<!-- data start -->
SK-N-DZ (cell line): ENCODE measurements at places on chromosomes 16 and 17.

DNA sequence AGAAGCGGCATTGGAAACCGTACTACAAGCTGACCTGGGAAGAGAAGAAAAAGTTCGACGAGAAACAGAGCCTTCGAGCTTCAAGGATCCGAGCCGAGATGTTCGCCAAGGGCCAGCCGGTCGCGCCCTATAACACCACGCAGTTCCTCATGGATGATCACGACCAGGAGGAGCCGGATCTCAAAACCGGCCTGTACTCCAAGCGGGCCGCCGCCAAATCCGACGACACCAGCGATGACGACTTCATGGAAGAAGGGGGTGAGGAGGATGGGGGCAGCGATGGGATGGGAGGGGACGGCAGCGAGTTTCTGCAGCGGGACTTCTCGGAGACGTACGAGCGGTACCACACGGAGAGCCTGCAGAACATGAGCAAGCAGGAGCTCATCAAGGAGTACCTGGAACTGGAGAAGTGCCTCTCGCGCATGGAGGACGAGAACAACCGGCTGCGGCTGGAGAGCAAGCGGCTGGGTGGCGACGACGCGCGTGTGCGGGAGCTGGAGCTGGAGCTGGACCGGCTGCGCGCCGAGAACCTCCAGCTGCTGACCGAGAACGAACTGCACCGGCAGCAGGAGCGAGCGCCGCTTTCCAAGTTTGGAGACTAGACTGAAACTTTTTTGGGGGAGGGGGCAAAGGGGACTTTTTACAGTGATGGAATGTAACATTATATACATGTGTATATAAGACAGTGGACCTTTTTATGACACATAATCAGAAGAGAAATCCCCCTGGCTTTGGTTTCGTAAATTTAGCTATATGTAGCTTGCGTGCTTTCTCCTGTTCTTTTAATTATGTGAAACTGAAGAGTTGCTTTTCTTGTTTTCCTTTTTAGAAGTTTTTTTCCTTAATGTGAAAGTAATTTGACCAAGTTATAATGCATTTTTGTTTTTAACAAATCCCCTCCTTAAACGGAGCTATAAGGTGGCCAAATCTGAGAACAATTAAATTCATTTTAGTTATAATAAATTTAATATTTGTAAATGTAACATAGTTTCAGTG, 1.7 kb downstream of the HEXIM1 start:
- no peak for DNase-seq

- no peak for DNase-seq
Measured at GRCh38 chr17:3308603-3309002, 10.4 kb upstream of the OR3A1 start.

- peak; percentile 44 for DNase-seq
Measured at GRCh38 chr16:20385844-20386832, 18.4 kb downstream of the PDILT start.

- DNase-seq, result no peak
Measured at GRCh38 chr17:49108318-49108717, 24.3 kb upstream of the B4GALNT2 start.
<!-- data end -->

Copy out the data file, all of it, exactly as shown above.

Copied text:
SK-N-DZ (cell line): ENCODE measurements at places on chromosomes 16 and 17.

DNA sequence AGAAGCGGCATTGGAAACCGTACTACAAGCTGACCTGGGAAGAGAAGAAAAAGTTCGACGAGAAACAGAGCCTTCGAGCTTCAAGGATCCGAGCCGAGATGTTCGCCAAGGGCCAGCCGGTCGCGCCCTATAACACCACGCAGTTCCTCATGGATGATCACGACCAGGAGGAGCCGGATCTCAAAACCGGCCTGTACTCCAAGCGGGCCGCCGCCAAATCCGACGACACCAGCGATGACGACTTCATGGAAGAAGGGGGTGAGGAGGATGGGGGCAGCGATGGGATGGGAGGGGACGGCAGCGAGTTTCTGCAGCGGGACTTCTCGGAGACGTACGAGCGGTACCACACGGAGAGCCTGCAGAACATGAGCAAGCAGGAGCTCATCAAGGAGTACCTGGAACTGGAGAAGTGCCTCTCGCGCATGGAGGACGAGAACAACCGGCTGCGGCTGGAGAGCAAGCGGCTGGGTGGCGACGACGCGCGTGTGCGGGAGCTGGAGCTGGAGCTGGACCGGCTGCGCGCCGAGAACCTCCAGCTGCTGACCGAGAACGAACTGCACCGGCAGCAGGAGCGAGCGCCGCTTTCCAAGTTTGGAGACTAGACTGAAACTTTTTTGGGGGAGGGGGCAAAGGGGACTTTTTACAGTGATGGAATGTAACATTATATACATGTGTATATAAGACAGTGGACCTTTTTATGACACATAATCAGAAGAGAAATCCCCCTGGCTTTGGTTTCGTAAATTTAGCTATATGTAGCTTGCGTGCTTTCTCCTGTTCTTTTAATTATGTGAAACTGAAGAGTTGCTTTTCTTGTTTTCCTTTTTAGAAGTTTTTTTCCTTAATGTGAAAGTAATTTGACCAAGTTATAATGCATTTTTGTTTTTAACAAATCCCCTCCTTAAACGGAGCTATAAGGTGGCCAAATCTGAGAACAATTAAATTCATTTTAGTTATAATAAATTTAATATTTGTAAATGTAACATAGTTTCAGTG, 1.7 kb downstream of the HEXIM1 start:
- no peak for DNase-seq

- no peak for DNase-seq
Measured at GRCh38 chr17:3308603-3309002, 10.4 kb upstream of the OR3A1 start.

- peak; percentile 44 for DNase-seq
Measured at GRCh38 chr16:20385844-20386832, 18.4 kb downstream of the PDILT start.

- DNase-seq, result no peak
Measured at GRCh38 chr17:49108318-49108717, 24.3 kb upstream of the B4GALNT2 start.